“No child should worry about missing school because they don’t have lunch. These little children deserve to be in school. They deserve to thrive,” says Centre Director Bayush.
With support from Compassion, the local church decided to step out in boldness, knowing God would continue to stir the hearts of generous people to give. They decided to pack lunches each morning for each of the more than 100 children at their centre.
Although feeding so many children three times a week is a huge responsibility, they knew it was a small price to pay to ensure those children would receive the education that is so key to establishing their futures. An unexpected and beautiful response from the mothers in the community came when they offered to help cook the meals as a show of their gratitude.
For Birtukan, the relief is tangible.
“A heavy burden lifted off my shoulders with the center’s intervention. It would have just been impossible to keep my granddaughter in school without this support,” she says.
The mothers are also overjoyed. They diligently arrive early to prepare food, filling the air with the sweet aroma of lovingly cooked meals. It is a gift for them to serve the children. Likewise, it is a blessing for the local church to witness. “Our reward is seeing the smiley faces of children when they run to the center for their lunchboxes,” says Bayush. “Children are happy and thriving. Their mind is no more fixed on whether or not they would be able to go to school. Their mind is now focused on learning. The mothers are also thankful. We are grateful for being able to do something to reverse the culminating effect of this crisis.”
And the most wonderful outcome? The children are excited to go to school again! When the school bell rings, they run to line up and receive their lunchbox. Children like Yeresen are now better focused and thriving, thanks to the nourishing meals cooked for them by their own community.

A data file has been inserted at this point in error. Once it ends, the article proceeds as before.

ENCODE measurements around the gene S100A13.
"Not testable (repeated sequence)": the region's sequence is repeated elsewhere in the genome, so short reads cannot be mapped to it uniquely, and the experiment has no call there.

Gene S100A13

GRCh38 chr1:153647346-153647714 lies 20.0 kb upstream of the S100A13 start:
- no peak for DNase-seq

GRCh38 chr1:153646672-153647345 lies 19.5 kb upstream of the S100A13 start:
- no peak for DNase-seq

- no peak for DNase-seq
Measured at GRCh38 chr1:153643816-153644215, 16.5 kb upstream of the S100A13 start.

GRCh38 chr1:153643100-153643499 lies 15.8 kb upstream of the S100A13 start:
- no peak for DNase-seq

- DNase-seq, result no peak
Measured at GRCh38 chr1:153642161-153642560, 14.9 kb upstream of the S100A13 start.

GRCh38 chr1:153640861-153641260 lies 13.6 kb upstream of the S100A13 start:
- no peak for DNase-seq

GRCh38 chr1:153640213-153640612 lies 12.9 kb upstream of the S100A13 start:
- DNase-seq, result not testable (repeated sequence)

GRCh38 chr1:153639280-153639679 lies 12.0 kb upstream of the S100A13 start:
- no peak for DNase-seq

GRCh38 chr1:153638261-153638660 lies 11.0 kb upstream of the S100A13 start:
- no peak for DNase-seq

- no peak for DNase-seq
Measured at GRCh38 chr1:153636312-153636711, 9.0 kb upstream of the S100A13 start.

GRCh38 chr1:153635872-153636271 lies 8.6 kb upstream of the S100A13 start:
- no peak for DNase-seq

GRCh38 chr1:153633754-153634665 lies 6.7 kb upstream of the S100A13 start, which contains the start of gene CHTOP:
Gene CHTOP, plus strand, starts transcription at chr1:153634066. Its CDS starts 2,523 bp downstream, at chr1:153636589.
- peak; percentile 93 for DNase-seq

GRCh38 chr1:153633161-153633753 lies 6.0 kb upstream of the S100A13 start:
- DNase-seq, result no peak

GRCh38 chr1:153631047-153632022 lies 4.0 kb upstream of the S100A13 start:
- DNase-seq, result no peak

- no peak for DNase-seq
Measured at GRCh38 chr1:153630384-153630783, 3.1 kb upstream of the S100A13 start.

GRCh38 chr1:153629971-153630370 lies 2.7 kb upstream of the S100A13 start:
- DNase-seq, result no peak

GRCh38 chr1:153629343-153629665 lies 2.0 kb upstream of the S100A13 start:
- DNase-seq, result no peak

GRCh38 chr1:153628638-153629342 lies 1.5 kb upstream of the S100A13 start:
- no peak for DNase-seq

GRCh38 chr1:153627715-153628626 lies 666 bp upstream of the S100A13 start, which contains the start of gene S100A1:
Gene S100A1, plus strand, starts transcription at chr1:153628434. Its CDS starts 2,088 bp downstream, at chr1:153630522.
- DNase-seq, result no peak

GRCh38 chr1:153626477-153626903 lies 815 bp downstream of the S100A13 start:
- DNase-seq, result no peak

“The lunch the centre packs for Yeresen didn’t only guarantee her not missing school, it also built her self-esteem as she confidently takes her lunchbox to her class to eat with her friends. The centre really proved that they cared,” says Birtukan.
How is Compassion responding to the global food crisis?
Compassion is leading a local-first response to the global food crisis in Ethiopia and around the world through partnerships with over 8,500 local churches across four continents. Our church partners are responding in two ways:
Meeting vulnerable families’ immediate nutritional needs through the delivery of food packages.
Equipping families with seeds, fertiliser, livestock and agricultural training to stop ongoing hunger.
The local church has decades of established community trust and is best positioned to assist in this crisis—it has been there before, will be there during and will remain long after the crisis.
Could you join the fight against hunger?
Your gift of $100 to will help equip the local church to distribute life-saving gifts of food for families facing unimaginable hunger. A crisis like this requires a global response—and you are an important part of the Compassion global neighbourhood.
Could you answer hunger with hope today?
Words by Stephanie Hope with field reporting by Tigist Gizachew.
Answer Hunger With Hope
345 million people are facing acute food insecurity. You can answer hunger with hope.